Personally I would use the money for upgrades such as end panels, pullouts, extra shelves, a better grade of hardware, better hinges and perhaps even a nicer finish. Sometimes we think we are going to stay in a house forever and yet time and circumstance can change our best laid plans.

    Bookmark   January 11, 2012 at 9:17PM
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Susanne1, flip 'em over.
If that's all the sag you have in 25 years, they'll probably take 50 to sag the other way.

Anyway, OP?
What'cha gonna do?

    Bookmark   January 11, 2012 at 11:31PM
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Thanks bmorepanic for taking the time to provide that explanation.

My cabinet boxes are made with what the cabinet guy described as "pre-finished birch plywood." Now, I'm wondering what it really is...hmmm. So, I guess I'm of no help.

    Bookmark   January 12, 2012 at 10:52AM
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It's plywood that has a top layer of birch veneer, other layers should be too.

It is then coated in a sealer that could range from a clear polyurethane to a ceramic oxide coating that is baked on.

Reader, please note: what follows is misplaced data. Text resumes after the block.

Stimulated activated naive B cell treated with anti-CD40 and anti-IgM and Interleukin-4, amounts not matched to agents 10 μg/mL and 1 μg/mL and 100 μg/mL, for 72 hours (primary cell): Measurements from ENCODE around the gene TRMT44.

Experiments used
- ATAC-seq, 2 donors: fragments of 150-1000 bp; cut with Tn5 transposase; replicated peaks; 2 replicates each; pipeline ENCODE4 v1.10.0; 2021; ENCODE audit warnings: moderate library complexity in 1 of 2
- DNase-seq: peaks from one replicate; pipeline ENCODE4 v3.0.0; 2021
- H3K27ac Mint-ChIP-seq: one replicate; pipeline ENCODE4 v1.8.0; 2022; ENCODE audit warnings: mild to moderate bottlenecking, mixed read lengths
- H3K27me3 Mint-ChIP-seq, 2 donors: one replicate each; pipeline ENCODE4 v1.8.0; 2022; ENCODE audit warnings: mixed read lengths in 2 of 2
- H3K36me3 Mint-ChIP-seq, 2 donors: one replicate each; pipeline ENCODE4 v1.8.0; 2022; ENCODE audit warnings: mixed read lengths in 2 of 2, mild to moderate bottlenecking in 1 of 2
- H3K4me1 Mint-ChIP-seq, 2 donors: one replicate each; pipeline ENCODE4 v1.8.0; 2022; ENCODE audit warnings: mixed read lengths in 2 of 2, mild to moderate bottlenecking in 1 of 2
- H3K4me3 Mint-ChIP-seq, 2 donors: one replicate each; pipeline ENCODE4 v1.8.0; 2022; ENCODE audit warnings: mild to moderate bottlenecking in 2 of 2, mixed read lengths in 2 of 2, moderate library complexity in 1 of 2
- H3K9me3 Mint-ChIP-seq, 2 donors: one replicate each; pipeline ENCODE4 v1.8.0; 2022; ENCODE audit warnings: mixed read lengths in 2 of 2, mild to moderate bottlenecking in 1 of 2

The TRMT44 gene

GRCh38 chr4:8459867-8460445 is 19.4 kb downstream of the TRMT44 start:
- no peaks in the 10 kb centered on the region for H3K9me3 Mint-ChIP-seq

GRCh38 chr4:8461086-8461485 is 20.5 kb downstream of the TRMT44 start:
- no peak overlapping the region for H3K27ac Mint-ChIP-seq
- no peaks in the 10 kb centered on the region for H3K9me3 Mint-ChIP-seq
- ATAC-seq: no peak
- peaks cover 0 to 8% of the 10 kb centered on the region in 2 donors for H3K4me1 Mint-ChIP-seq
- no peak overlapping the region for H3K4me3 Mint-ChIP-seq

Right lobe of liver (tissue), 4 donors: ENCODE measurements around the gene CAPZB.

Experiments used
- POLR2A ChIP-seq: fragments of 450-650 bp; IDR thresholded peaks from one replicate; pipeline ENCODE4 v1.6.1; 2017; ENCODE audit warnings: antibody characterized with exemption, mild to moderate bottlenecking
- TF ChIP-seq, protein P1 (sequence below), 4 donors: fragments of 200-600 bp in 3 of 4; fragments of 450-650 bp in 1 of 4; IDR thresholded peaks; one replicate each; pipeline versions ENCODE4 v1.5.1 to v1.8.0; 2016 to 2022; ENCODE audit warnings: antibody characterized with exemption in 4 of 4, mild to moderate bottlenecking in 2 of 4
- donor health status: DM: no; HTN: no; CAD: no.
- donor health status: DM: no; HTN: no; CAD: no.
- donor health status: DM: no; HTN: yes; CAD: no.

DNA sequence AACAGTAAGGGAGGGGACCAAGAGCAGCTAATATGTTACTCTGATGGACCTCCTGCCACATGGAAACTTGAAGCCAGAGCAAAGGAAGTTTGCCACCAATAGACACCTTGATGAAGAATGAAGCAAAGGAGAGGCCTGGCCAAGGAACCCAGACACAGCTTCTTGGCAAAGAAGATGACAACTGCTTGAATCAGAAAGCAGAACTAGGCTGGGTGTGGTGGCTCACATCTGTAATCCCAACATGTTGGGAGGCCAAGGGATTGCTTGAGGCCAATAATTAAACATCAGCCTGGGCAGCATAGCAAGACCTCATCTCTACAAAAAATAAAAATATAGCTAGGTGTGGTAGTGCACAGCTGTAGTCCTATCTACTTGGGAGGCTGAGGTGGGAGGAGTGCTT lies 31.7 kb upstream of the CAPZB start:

As a rule it's good stuff, but again it boils down to the EXACT SPEC of the product. Baltic birch ply is very good, has few voids and cost over a hundred bucks a sheet.

There is some birch plywood sourced from china that has fewer layers, lots of voids, and can be had from around $40/sheet. Not better than the particle board kitchen I have that is covered in melamine on both faces and edgebanded on ALL edges even the ones you cannot see!

    Bookmark   January 18, 2012 at 7:54PM
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Well, we went with plywood for the sink base and furniture board (or whatever it is) for the rest. I HOPE I LOVE it! I will find out in about a month. He did say he has had to replace as many plywood cabinets for water damage as the nonplywood cabinets. He said "If you have a major flood you will have to replace whatever you have", and that makes sense.
Thanks everyone!

    Bookmark   January 20, 2012 at 3:36PM